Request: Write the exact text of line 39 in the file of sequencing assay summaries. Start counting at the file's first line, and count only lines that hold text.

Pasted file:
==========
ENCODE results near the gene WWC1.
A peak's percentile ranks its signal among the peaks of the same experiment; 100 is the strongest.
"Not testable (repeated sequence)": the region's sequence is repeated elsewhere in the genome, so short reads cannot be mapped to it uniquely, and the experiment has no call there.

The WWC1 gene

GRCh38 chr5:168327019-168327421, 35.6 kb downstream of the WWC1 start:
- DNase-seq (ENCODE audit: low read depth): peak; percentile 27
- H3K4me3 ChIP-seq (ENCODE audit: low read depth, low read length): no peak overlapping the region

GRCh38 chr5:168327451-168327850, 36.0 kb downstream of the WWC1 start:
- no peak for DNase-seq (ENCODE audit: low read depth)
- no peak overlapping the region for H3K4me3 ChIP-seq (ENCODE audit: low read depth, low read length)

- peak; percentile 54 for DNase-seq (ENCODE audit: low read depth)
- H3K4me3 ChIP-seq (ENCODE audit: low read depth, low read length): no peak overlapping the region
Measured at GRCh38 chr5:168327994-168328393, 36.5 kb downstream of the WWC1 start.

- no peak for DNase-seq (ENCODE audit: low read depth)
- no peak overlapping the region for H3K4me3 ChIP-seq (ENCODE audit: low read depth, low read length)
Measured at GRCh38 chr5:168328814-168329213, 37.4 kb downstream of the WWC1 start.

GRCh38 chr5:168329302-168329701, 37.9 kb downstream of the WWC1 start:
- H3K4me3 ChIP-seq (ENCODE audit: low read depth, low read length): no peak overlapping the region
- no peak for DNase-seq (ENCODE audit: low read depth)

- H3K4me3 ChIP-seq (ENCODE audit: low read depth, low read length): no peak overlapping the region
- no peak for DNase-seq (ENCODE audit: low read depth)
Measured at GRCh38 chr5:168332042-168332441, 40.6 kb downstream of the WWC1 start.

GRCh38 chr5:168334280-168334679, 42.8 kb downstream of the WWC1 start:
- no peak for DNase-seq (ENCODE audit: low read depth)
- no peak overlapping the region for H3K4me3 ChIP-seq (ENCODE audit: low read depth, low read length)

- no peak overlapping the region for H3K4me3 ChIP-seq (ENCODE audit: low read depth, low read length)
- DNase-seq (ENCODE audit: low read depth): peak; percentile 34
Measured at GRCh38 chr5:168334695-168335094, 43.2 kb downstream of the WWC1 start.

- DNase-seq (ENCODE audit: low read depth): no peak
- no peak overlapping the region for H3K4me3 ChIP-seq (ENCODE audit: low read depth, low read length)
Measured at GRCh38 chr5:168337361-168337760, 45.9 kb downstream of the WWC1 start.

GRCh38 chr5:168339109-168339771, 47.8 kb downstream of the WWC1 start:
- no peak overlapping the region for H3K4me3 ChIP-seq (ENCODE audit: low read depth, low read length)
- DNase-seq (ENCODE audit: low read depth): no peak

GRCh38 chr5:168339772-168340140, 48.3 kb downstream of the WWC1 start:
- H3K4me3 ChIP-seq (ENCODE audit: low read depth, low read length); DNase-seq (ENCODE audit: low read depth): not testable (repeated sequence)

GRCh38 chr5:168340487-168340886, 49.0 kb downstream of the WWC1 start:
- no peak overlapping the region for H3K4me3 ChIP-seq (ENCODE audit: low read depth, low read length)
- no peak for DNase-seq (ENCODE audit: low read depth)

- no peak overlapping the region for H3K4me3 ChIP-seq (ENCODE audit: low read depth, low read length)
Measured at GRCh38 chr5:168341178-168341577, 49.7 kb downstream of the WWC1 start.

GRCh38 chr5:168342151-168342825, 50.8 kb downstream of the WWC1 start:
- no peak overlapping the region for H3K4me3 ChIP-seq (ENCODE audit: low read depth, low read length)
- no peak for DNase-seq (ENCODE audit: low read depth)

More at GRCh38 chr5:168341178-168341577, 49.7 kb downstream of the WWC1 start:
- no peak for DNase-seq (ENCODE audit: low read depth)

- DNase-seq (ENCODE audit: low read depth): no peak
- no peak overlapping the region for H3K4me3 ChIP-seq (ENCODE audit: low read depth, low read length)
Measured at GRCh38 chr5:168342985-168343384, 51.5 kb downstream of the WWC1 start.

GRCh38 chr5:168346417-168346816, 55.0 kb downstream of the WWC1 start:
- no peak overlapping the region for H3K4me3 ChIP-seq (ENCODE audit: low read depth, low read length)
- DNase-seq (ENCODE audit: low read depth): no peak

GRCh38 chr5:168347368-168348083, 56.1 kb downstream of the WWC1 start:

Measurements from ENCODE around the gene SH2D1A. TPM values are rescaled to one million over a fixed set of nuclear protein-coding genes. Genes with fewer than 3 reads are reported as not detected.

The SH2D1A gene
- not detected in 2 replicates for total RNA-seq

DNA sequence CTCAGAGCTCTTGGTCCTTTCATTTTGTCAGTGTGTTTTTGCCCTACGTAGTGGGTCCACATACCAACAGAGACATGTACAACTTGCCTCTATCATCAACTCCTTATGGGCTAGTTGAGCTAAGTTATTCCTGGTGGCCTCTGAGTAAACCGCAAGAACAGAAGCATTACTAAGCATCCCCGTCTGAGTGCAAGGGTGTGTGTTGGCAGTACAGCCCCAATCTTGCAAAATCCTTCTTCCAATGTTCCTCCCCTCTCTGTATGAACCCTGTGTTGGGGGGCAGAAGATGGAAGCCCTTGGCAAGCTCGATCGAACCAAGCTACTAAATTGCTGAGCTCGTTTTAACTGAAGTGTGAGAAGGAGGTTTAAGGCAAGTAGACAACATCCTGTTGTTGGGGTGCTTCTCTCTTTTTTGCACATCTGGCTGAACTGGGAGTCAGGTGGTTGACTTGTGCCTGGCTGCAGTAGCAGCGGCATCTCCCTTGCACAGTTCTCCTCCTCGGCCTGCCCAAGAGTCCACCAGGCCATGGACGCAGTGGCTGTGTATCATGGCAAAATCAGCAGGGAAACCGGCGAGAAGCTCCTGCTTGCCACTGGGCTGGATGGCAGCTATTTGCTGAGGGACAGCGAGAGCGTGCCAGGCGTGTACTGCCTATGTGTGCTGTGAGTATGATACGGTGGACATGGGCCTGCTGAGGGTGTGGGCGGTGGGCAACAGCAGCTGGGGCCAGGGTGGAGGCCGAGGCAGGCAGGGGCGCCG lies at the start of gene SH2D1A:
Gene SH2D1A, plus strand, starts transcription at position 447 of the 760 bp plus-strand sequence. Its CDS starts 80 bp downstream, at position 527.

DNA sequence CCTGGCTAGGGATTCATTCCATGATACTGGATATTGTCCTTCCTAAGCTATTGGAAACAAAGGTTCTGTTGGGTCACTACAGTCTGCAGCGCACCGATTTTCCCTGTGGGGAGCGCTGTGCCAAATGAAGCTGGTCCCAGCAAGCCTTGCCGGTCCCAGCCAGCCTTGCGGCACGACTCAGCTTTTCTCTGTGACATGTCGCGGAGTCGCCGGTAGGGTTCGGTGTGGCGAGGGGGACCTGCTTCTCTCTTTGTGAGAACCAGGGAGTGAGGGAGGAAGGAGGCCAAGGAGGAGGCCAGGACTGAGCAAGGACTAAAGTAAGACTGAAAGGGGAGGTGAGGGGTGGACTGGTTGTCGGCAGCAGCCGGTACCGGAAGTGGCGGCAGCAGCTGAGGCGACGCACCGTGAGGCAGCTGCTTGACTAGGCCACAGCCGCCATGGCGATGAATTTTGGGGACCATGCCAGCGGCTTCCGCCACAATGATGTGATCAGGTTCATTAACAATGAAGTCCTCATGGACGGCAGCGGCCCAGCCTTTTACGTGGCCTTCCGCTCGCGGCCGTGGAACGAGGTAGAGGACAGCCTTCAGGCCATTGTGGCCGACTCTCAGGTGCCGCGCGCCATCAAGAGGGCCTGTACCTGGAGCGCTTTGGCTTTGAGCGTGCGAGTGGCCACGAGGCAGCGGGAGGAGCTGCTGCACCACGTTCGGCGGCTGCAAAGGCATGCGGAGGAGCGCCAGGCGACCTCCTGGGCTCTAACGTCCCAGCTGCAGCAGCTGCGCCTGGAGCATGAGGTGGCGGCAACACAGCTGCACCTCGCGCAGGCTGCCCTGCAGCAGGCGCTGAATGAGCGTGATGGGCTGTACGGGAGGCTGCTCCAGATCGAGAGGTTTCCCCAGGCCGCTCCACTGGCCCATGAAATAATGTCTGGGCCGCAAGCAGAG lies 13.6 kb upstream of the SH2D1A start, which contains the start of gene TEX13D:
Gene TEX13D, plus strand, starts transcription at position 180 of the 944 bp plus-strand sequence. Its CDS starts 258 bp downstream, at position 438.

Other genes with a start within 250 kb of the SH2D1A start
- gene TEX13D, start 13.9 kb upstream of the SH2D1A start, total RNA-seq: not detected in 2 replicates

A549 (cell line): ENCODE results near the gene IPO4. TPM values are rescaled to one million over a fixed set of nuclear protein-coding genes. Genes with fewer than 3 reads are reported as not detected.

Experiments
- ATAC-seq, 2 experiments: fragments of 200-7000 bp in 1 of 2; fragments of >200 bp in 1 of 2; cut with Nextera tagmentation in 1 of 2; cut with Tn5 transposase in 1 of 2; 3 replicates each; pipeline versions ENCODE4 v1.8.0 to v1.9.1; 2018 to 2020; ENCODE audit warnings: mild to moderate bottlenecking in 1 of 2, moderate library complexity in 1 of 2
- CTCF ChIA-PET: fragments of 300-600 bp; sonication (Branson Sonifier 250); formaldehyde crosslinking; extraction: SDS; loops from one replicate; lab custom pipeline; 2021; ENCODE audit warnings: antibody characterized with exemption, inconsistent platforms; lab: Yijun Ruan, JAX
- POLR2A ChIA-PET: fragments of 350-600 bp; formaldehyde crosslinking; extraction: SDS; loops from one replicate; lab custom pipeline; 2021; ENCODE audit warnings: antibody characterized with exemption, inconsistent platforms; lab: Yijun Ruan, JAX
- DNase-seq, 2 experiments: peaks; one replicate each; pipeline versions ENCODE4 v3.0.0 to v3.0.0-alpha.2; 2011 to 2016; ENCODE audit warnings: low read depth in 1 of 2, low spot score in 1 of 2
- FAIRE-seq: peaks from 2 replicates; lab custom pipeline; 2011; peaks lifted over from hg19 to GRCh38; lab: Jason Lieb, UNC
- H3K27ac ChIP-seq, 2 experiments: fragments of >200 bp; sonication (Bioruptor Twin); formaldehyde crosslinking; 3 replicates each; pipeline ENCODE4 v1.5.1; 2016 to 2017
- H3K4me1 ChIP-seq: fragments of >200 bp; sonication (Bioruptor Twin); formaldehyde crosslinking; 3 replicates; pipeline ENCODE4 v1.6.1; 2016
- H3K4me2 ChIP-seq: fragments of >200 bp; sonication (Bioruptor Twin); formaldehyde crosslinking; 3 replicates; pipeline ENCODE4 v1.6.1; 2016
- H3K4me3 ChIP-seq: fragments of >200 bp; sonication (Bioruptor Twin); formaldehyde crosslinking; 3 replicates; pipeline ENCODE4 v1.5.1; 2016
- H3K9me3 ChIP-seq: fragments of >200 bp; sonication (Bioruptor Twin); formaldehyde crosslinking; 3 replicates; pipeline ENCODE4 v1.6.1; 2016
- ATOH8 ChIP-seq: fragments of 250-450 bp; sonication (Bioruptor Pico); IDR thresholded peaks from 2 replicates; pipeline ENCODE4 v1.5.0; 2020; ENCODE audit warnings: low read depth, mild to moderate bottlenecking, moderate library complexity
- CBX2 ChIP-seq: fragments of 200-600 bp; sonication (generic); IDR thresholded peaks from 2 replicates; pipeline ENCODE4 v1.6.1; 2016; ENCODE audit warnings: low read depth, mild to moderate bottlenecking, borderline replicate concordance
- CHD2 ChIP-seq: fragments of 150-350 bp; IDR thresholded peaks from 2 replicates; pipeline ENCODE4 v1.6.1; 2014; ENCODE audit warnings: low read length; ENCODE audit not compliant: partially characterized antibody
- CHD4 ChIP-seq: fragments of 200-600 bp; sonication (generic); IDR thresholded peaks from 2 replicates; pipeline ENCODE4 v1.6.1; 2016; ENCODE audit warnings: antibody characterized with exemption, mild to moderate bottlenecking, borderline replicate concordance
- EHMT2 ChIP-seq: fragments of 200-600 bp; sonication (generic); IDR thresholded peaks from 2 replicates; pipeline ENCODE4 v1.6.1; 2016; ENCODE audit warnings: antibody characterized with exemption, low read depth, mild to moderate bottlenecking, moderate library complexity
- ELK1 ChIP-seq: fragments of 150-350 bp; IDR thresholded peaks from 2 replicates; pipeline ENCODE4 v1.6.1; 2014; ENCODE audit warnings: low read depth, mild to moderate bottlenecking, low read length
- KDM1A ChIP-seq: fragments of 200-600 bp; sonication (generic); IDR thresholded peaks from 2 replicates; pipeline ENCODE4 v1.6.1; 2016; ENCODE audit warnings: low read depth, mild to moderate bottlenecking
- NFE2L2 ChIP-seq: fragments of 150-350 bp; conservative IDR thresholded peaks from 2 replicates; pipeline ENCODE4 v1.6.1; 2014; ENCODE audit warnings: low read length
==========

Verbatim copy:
- no peak for DNase-seq (ENCODE audit: low read depth)